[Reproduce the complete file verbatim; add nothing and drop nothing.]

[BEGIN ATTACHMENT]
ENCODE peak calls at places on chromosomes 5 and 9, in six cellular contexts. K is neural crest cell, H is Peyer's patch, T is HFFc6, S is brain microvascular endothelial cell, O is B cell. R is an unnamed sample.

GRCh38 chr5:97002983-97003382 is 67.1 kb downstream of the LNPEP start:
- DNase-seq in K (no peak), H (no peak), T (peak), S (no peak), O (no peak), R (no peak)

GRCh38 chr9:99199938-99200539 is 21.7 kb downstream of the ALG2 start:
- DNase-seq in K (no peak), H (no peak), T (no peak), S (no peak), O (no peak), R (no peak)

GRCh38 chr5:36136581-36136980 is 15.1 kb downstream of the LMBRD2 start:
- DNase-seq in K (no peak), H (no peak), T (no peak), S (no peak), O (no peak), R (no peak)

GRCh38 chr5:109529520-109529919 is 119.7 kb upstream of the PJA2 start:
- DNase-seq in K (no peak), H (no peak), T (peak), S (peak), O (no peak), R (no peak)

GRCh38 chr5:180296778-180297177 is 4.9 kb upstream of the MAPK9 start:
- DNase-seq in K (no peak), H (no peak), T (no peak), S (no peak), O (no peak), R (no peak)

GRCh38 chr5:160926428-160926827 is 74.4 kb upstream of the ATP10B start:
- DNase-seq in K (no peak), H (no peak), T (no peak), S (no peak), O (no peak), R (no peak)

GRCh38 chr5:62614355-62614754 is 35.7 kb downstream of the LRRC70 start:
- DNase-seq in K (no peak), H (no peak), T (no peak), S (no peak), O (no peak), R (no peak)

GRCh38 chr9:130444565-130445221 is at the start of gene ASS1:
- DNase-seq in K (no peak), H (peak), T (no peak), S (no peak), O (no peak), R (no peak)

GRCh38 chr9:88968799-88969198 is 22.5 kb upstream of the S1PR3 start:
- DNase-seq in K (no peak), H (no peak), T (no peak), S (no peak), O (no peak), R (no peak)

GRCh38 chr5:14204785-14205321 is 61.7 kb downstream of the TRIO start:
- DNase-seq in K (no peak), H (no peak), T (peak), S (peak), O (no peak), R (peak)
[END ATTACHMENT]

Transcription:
ENCODE peak calls at places on chromosomes 5 and 9, in six cellular contexts. K is neural crest cell, H is Peyer's patch, T is HFFc6, S is brain microvascular endothelial cell, O is B cell. R is an unnamed sample.

GRCh38 chr5:97002983-97003382 is 67.1 kb downstream of the LNPEP start:
- DNase-seq in K (no peak), H (no peak), T (peak), S (no peak), O (no peak), R (no peak)

GRCh38 chr9:99199938-99200539 is 21.7 kb downstream of the ALG2 start:
- DNase-seq in K (no peak), H (no peak), T (no peak), S (no peak), O (no peak), R (no peak)

GRCh38 chr5:36136581-36136980 is 15.1 kb downstream of the LMBRD2 start:
- DNase-seq in K (no peak), H (no peak), T (no peak), S (no peak), O (no peak), R (no peak)

GRCh38 chr5:109529520-109529919 is 119.7 kb upstream of the PJA2 start:
- DNase-seq in K (no peak), H (no peak), T (peak), S (peak), O (no peak), R (no peak)

GRCh38 chr5:180296778-180297177 is 4.9 kb upstream of the MAPK9 start:
- DNase-seq in K (no peak), H (no peak), T (no peak), S (no peak), O (no peak), R (no peak)

GRCh38 chr5:160926428-160926827 is 74.4 kb upstream of the ATP10B start:
- DNase-seq in K (no peak), H (no peak), T (no peak), S (no peak), O (no peak), R (no peak)

GRCh38 chr5:62614355-62614754 is 35.7 kb downstream of the LRRC70 start:
- DNase-seq in K (no peak), H (no peak), T (no peak), S (no peak), O (no peak), R (no peak)

GRCh38 chr9:130444565-130445221 is at the start of gene ASS1:
- DNase-seq in K (no peak), H (peak), T (no peak), S (no peak), O (no peak), R (no peak)

GRCh38 chr9:88968799-88969198 is 22.5 kb upstream of the S1PR3 start:
- DNase-seq in K (no peak), H (no peak), T (no peak), S (no peak), O (no peak), R (no peak)

GRCh38 chr5:14204785-14205321 is 61.7 kb downstream of the TRIO start:
- DNase-seq in K (no peak), H (no peak), T (peak), S (peak), O (no peak), R (peak)